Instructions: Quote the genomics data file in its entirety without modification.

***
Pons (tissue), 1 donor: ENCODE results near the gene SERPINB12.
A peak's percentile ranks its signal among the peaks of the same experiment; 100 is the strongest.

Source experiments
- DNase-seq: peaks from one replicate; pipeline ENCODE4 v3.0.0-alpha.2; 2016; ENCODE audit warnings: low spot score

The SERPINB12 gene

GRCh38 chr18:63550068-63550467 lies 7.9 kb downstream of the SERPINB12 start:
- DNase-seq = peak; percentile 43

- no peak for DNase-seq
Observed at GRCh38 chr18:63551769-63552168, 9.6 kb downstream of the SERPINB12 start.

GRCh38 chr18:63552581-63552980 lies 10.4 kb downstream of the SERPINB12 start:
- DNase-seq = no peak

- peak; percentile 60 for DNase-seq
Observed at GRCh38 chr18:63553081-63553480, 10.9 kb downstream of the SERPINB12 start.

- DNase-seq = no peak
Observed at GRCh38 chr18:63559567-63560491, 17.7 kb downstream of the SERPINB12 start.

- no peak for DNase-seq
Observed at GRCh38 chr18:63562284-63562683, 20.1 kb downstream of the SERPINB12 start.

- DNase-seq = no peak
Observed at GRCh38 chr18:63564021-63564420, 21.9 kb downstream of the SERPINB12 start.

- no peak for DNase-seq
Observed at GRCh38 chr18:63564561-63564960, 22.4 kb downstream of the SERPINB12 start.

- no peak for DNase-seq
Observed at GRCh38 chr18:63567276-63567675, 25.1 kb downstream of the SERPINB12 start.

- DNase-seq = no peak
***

Pons (tissue), 1 donor: ENCODE results near the gene SERPINB12.
A peak's percentile ranks its signal among the peaks of the same experiment; 100 is the strongest.

Source experiments
- DNase-seq: peaks from one replicate; pipeline ENCODE4 v3.0.0-alpha.2; 2016; ENCODE audit warnings: low spot score

The SERPINB12 gene

GRCh38 chr18:63550068-63550467 lies 7.9 kb downstream of the SERPINB12 start:
- DNase-seq = peak; percentile 43

- no peak for DNase-seq
Observed at GRCh38 chr18:63551769-63552168, 9.6 kb downstream of the SERPINB12 start.

GRCh38 chr18:63552581-63552980 lies 10.4 kb downstream of the SERPINB12 start:
- DNase-seq = no peak

- peak; percentile 60 for DNase-seq
Observed at GRCh38 chr18:63553081-63553480, 10.9 kb downstream of the SERPINB12 start.

- DNase-seq = no peak
Observed at GRCh38 chr18:63559567-63560491, 17.7 kb downstream of the SERPINB12 start.

- no peak for DNase-seq
Observed at GRCh38 chr18:63562284-63562683, 20.1 kb downstream of the SERPINB12 start.

- DNase-seq = no peak
Observed at GRCh38 chr18:63564021-63564420, 21.9 kb downstream of the SERPINB12 start.

- no peak for DNase-seq
Observed at GRCh38 chr18:63564561-63564960, 22.4 kb downstream of the SERPINB12 start.

- no peak for DNase-seq
Observed at GRCh38 chr18:63567276-63567675, 25.1 kb downstream of the SERPINB12 start.

- DNase-seq = no peak